While there are concerns that female lawyers in the country may not be doing enough to be reckoned with for the award of SAN, it is observed that they have numerical preeminence in the magistrate positions of the bench. This presupposes that Nigerian female lawyers obviously have more liking to work for government than sweating it out in the field against their male professional colleagues.

The SAN elevation is annually conferred on Nigerian lawyers, who have distinguished themselves in the legal profession and have been practising actively for not less than 10 years and must have argued cases at the Supreme Court, the highest court in the land.

It is an honour conferred by the Legal Practitioners Privileges Committee (LPPC), headed by the chief justice of Nigeria, CJN.

Other members of the committee are the attorney general of the federation, AGF, president of the Court of Appeal, chief judge of the Federal High Court, five SANs among other people) in line with Section 5(1) of the Legal Practitioners Act of 2004.

According to Section 5(2) of the Legal Practitioners Act, for a lawyer get the award, he must have achieved distinction in the legal profession in such a manner as the committee may from time to time determine.

The award started in 1975, modeled after the Queen of England’s Counsel rank, with its first conferment on Chief Frederick Rotimi Alade Williams (popularly known as F.R.A. Williams) and Dr. Nabo Graham Douglas.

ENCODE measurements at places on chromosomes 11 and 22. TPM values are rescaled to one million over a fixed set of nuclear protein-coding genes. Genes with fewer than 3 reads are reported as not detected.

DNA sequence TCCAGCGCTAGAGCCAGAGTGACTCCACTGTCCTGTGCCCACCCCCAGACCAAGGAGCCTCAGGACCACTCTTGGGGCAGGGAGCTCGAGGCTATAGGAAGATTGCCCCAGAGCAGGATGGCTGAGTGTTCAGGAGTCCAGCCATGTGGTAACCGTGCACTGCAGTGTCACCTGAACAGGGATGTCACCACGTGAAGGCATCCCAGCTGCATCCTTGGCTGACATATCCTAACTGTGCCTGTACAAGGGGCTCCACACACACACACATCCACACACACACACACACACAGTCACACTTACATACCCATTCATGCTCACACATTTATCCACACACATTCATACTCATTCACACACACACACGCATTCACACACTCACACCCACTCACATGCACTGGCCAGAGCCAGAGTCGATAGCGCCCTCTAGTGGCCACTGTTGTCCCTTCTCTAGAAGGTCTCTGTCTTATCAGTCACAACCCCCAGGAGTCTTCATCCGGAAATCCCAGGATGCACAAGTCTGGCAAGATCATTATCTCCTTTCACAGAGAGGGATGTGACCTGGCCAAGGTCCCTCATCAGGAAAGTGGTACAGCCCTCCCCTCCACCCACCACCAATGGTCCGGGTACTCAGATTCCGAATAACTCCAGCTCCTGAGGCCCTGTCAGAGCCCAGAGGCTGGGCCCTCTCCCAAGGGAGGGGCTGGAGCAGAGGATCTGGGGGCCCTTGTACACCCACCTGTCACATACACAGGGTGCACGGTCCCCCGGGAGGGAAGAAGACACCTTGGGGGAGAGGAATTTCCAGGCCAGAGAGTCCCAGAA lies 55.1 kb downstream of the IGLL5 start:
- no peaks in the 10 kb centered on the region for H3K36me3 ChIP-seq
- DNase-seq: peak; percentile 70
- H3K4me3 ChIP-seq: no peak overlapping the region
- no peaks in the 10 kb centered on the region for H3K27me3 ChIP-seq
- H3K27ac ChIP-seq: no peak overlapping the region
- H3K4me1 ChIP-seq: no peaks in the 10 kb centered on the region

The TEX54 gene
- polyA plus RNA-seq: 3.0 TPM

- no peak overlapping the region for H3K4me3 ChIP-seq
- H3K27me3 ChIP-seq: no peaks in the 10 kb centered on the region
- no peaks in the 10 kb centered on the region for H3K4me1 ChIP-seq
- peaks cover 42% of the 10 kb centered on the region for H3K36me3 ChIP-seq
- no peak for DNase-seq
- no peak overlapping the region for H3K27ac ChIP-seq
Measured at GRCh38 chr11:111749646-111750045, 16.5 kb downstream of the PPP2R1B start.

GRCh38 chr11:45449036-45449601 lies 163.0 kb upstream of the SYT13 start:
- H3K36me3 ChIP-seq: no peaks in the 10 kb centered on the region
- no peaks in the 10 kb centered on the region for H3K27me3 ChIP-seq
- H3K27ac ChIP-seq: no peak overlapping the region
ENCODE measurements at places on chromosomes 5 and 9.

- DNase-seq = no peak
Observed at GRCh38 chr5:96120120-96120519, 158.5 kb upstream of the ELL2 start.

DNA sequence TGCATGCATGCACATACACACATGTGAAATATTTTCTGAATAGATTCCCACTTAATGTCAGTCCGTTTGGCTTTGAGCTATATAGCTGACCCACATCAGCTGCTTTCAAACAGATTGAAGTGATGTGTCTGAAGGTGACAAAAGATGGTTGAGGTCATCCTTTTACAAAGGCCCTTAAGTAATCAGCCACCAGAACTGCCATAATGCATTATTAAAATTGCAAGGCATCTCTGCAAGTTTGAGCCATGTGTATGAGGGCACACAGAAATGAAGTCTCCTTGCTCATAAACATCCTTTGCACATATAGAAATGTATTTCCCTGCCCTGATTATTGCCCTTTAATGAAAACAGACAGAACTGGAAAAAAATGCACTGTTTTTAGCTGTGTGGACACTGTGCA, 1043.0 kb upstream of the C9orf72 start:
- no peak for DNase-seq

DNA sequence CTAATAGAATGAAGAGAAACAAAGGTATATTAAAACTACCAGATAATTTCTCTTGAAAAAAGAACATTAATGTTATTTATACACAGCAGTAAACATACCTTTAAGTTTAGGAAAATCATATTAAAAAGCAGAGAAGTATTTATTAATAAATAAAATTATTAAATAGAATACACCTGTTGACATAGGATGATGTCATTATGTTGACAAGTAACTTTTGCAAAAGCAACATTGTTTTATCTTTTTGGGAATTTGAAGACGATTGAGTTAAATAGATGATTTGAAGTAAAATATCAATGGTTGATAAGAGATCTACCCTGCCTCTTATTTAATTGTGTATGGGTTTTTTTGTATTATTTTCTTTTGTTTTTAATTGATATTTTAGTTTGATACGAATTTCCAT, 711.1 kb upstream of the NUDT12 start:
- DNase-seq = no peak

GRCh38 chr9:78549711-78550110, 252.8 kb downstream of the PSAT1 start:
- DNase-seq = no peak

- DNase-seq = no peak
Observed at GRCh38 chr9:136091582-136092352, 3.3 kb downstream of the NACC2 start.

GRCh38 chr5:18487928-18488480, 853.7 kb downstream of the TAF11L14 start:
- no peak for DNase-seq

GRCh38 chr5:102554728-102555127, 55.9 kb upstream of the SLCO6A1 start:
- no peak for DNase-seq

According to record, there are more than 70 000 lawyers in Nigeria as at last year. Out of this number, only 450 are Senior Advocates of Nigeria, including the 30 that was appointed this year. About 70 of the 450 SANs are, however, dead.

The number of the entire lawyers in the country and the 450 lawyers that have been conferred with the rank shows how coveted and prestigious the award is.

The criteria for meriting it are too strict for a vast majority of lawyers to meet, no doubt, the privileges that come with the position are enormous and appealing.

Some of the benefits a lawyer gets after becoming a senior advocate are more respectable and juicer briefs which lawyers in the lower rung of the ladder get. Senior Advocates of Nigeria earn much more respect among fellow lawyers in the bar and the bench and get to always present their case first in court when the opposing counsel is a junior lawyer.

It is worthy of note that the award can also be conferred on academics in law who have distinguished themselves and have made meaningful contributions to jurisprudence through research, teaching and published works in any reputable Nigerian university, research institute, Nigerian Law School and other recognized institutions.